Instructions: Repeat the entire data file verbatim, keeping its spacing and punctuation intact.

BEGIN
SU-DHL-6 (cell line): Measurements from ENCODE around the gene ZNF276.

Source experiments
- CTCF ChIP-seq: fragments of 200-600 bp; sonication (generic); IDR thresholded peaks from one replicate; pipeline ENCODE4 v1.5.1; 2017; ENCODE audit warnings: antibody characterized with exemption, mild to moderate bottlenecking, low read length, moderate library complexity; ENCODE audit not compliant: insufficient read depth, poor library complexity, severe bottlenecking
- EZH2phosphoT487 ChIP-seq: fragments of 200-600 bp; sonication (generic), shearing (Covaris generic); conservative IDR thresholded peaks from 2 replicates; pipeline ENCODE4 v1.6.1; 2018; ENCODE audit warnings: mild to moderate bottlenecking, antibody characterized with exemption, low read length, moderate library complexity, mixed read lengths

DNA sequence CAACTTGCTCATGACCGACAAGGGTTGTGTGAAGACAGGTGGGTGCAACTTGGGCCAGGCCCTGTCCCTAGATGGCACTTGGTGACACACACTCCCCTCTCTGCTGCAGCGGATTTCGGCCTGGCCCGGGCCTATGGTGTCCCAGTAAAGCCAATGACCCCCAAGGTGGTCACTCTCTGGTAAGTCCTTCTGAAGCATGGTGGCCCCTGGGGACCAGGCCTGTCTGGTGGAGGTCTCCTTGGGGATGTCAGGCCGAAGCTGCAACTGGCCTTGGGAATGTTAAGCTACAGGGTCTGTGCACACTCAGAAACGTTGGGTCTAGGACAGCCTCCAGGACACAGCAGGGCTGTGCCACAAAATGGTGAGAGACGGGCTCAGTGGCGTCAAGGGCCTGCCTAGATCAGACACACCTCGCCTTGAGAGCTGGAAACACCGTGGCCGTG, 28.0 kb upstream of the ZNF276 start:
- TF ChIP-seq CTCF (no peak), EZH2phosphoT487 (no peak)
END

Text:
SU-DHL-6 (cell line): Measurements from ENCODE around the gene ZNF276.

Source experiments
- CTCF ChIP-seq: fragments of 200-600 bp; sonication (generic); IDR thresholded peaks from one replicate; pipeline ENCODE4 v1.5.1; 2017; ENCODE audit warnings: antibody characterized with exemption, mild to moderate bottlenecking, low read length, moderate library complexity; ENCODE audit not compliant: insufficient read depth, poor library complexity, severe bottlenecking
- EZH2phosphoT487 ChIP-seq: fragments of 200-600 bp; sonication (generic), shearing (Covaris generic); conservative IDR thresholded peaks from 2 replicates; pipeline ENCODE4 v1.6.1; 2018; ENCODE audit warnings: mild to moderate bottlenecking, antibody characterized with exemption, low read length, moderate library complexity, mixed read lengths

DNA sequence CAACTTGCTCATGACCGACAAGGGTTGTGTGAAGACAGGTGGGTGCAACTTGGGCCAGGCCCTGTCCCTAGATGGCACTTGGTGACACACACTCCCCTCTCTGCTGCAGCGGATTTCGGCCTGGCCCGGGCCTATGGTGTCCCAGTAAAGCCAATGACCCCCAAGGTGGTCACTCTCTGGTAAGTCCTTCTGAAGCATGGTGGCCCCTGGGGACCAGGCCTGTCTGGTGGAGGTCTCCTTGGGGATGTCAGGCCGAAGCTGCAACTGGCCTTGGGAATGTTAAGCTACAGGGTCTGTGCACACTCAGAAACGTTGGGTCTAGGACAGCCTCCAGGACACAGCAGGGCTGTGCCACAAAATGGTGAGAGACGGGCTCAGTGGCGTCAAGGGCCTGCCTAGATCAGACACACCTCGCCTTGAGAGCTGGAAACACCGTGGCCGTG, 28.0 kb upstream of the ZNF276 start:
- TF ChIP-seq CTCF (no peak), EZH2phosphoT487 (no peak)